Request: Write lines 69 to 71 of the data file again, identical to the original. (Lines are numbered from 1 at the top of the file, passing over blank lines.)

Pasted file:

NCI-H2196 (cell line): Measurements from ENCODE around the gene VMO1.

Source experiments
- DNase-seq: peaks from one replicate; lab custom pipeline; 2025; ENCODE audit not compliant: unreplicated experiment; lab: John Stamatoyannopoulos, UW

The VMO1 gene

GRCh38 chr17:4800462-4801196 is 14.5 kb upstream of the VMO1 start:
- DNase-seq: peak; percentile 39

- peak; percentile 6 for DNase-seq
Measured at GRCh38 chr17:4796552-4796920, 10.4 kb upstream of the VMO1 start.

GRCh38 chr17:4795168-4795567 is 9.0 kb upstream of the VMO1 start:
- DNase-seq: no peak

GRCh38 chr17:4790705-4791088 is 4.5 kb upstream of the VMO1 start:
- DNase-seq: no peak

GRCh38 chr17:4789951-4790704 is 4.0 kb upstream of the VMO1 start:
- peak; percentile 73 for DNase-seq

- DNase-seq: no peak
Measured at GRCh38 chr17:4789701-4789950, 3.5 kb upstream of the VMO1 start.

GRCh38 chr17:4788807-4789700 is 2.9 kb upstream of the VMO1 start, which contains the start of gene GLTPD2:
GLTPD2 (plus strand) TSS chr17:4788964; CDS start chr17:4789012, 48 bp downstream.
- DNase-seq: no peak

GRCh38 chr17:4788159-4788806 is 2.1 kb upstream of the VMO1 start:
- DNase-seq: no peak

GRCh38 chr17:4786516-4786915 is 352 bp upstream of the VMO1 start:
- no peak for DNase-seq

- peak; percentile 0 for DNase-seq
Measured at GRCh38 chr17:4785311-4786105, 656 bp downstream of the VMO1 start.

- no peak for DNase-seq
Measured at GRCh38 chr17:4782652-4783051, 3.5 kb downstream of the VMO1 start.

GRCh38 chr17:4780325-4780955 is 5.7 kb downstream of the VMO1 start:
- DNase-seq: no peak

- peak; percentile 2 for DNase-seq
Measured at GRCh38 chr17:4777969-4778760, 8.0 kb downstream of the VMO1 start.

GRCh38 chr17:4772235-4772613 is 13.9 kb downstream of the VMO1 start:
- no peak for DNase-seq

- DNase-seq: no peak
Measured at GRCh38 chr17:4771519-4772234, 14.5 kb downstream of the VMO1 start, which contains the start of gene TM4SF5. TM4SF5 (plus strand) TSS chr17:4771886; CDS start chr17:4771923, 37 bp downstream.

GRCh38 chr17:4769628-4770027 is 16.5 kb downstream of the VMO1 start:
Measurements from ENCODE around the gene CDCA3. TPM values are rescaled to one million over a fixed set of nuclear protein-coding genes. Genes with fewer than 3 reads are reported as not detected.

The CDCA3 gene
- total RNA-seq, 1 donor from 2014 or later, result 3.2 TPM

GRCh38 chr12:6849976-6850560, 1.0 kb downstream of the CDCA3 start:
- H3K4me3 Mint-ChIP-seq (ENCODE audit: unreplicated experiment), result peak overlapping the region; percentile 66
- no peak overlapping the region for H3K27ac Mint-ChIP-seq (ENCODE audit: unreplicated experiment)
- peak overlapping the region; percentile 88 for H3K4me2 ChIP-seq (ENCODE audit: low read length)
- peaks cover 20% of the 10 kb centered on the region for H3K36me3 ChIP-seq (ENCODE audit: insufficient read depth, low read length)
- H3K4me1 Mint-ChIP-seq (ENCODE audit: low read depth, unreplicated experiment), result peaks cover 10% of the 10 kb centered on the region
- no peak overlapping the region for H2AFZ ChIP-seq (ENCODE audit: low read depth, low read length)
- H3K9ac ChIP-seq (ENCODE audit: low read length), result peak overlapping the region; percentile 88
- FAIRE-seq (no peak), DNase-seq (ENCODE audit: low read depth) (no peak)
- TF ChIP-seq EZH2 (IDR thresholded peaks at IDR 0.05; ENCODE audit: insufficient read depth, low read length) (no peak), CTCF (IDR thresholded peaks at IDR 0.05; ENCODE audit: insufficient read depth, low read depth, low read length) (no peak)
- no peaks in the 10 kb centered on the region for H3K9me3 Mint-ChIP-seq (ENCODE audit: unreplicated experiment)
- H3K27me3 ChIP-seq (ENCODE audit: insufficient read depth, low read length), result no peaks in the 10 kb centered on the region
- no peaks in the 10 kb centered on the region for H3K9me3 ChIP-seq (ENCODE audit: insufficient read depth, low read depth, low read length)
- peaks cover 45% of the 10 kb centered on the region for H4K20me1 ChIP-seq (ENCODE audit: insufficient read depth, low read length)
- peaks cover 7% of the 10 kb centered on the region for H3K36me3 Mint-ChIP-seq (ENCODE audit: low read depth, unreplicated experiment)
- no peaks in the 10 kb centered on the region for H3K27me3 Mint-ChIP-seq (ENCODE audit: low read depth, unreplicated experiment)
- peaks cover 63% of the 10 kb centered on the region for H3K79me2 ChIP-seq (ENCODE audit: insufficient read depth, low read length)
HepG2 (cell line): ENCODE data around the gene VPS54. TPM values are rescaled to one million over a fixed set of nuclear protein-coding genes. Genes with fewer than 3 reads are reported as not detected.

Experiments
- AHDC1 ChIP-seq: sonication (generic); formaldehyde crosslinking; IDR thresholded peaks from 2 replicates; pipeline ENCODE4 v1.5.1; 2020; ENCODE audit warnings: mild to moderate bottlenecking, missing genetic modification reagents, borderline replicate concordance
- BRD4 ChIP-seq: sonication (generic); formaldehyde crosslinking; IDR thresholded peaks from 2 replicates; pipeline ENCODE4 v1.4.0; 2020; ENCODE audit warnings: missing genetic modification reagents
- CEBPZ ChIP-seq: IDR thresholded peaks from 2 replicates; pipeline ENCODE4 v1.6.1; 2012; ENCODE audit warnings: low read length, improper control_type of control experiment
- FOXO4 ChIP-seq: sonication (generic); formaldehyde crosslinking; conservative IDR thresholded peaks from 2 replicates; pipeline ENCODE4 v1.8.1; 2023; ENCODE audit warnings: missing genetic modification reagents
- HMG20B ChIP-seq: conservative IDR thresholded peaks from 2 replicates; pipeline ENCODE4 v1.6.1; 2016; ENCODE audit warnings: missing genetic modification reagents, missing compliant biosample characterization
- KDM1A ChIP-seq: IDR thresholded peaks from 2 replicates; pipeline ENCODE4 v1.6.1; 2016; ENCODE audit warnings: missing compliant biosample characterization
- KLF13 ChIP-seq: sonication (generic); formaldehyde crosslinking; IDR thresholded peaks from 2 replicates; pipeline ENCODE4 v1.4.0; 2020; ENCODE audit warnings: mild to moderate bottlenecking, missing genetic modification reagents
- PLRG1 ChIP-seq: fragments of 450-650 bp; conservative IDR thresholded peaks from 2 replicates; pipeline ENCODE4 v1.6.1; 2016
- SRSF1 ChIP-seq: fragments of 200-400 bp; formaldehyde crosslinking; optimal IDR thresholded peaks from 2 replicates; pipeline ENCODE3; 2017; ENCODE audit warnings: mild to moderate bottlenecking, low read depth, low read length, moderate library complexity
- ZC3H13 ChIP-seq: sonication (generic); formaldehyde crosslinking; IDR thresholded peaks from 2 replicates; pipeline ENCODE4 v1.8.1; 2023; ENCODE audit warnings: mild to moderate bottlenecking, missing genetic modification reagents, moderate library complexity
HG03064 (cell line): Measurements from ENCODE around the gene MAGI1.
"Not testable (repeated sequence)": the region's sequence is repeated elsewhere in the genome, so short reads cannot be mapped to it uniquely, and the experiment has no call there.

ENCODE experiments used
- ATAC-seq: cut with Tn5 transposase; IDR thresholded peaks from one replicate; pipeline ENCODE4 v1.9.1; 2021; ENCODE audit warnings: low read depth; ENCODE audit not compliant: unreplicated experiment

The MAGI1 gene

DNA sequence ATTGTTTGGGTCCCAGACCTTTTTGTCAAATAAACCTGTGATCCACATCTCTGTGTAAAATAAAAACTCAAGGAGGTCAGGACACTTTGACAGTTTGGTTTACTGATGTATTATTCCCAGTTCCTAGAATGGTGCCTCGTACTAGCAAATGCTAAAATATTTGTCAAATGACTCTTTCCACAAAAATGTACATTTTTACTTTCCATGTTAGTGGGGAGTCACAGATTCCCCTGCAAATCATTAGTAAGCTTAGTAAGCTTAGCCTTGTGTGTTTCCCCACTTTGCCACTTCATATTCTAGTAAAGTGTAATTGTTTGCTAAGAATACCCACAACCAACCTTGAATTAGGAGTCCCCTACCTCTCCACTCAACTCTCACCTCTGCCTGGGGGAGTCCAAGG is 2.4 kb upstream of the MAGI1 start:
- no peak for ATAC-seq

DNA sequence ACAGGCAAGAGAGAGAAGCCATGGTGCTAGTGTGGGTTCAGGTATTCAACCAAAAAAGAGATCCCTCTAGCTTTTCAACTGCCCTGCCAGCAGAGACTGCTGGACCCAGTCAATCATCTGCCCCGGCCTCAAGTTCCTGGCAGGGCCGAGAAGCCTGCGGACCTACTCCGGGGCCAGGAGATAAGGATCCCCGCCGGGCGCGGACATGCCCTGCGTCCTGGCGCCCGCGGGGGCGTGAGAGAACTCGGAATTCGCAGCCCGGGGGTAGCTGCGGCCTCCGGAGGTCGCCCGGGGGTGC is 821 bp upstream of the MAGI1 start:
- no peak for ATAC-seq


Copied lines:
HG03064 (cell line): Measurements from ENCODE around the gene MAGI1.
"Not testable (repeated sequence)": the region's sequence is repeated elsewhere in the genome, so short reads cannot be mapped to it uniquely, and the experiment has no call there.

ENCODE experiments used